711P - Selective Internal Radiation Therapy (SIRT) with Yttrium-90-glass-microspheres plus chemotherapy in first-line treatment of advanced cholangiocarci...

Date 09 September 2017
Event ESMO 2017 Congress
Session Poster display session
Topics Hepatobiliary Cancers
Gastrointestinal Cancers
Surgery and/or Radiotherapy of Cancer
Presenter Julien Edeline
Citation Annals of Oncology (2017) 28 (suppl_5): v209-v268. 10.1093/annonc/mdx369
Authors J. Edeline1, Y. Touchefeu2, B. Guiu3, O. Farges4, D. Tougeron5, P. Compagnon6, L. Chone7, B. Campillo-Gimenez8, M. Pracht1, A. Lievre9, S. Le Sourd1, K. Boudjema10, E. Garin11, E. Boucher1
  • 1Medical Oncology, Centre Eugene Marquis, 35042 - Rennes/FR
  • 2Imad, Department Of Gastroenterology, Nantes University Hospital, 44093 - Nantes/FR
  • 3Interventional Radiology, CHU Montpellier, Montpellier/FR
  • 4Hepatobiliary Surgery, AP-HP Hôpital Beaujon, Clichy/FR
  • 5Department Of Gastroenterology, CHU Poitiers, Jean Bernard Hôpital, 86021 - Poitiers/FR
  • 6Hepatobiliary Surgery And Transplantation, CHU Henri Mondor, 94000 - Creteil/FR
  • 7Hepatology, CHU Nancy, Nancy/FR
  • 8Clinical Research, Centre Eugene Marquis, 35042 - Rennes/FR
  • 9Gastroenterology, CHU Pontchaillou, 35042 - Rennes/FR
  • 10Hepatobiliary Surgery, CHU Pontchaillou, Rennes/FR
  • 11Nuclear Medicine, Centre Eugene Marquis, 35042 - Rennes/FR



Patients with non-resectable intra-hepatic cholangiocarcinoma (ICC) have a bad prognosis, and the efficacy of chemotherapy is limited. SIRT is a promising treatment option in hepatic tumors. In ICC there is no prospective studies of combination SIRT with chemotherapy.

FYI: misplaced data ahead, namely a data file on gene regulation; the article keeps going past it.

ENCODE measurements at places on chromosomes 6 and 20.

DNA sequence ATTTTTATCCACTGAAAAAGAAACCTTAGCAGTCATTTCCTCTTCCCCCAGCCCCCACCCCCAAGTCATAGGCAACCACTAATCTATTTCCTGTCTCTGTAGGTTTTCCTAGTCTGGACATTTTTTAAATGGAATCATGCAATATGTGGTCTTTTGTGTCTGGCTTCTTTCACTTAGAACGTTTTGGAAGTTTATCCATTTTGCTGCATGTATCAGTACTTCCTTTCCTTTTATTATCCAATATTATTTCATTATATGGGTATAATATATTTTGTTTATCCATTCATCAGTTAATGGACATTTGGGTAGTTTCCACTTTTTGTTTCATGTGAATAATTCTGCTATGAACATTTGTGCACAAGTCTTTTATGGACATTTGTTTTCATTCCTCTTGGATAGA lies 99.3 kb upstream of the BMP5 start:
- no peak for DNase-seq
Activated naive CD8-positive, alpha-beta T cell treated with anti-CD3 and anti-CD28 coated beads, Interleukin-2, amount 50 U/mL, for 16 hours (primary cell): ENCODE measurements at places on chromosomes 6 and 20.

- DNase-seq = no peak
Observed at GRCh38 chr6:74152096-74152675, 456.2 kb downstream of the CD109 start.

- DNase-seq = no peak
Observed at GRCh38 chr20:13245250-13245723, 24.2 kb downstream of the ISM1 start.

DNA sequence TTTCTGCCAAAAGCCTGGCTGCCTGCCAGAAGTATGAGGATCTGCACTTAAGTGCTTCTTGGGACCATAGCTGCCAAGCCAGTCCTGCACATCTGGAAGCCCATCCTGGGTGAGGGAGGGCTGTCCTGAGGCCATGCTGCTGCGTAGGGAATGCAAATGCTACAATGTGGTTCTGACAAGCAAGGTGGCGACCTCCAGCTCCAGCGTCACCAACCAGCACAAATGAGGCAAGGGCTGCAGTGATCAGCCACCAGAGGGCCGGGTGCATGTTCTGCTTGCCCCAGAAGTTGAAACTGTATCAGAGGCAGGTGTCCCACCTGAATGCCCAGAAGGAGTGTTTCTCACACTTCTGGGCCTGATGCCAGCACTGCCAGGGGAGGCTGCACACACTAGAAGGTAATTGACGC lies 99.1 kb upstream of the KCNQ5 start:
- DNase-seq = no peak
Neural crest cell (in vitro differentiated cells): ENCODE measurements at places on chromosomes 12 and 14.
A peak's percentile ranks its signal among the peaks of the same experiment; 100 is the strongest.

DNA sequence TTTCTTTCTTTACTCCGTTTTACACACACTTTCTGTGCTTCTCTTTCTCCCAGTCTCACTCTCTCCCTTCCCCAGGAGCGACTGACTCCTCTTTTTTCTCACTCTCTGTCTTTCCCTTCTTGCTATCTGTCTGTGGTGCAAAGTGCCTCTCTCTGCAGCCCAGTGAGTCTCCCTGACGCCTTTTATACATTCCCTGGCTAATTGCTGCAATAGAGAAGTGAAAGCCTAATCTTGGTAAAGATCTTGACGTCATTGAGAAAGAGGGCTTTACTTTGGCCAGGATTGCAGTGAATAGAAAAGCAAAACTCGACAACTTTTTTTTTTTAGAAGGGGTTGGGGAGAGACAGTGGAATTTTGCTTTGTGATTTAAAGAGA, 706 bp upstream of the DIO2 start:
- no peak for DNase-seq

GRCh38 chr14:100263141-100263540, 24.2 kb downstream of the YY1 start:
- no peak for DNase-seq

This phase II single-arm study prospectively included patients with non-resectable ICC (liver-only or limited extra-hepatic disease) in 7 centers. Patients received Cisplatin 25mg/m2 and Gemcitabine 1000mg/m2 (reduced to 300mg/m2 the cycles just before and following SIRT) day 1 and 8 of a 21-days cycles. SIRT was delivered during cycle 1 (unilobar disease), or cycles 1 and 3 (bilobar disease). Primary objective was response rate (RR) at 3 months according to RECIST 1.1, with the objective to show a RR > 22%. Secondary objectives were toxicity, Progression-Free Survival (PFS), Overall Survival (OS), disease control rate (DCR) and RR according to Choi criteria.


45 patients met clinical inclusion criteria, and 41 were deemed treatable with SIRT after pretreatment angiography and included in the study. 34% of patients had abdominal extrahepatic lesions, 17% had thoracic lesions, tumor was unilobar in 66%, and median CA19.9 was 1499 UI/L. Grade 3 or more hematological toxicities were seen in 27 (66%) patients, and grade 3 or more non-hematological toxicities in 21 (49%). Median number of chemotherapy cycles were 6 (range 1-15). RECIST RR was 39% [90% CI: 26-53], and DCR was 98% (all 40 evaluable patients had disease control). In the 29 patients evaluated with Choi criteria, RR was 86%. 9 patients (22%) were downstaged to surgery, with 8 (20%) achieving R0 resection. Median PFS was 13 months [95% CI: 7-NR], with 12- and 24-months PFS rates of 51% and 37%, respectively. Median OS was 21 months [95% CI: 14-NR], with 12- and 24-months OS rates of 73% and 36%, respectively.


Combination of chemotherapy and SIRT achieved promising activity in first-line treatment of inoperable ICC, with median PFS and OS comparing favorably with chemotherapy-only historical data, and a significant proportion of patients downstaged to surgery. Toxicity was manageable. Further studies of SIRT in ICC are warranted.

Clinical trial identification


Legal entity responsible for the study

Centre Eugene Marquis, Rennes, France




J. Edeline: Consultant for BTG. E. Garin: Consultant for BTG. E. Boucher: Employee with BTG. All other authors have declared no conflicts of interest.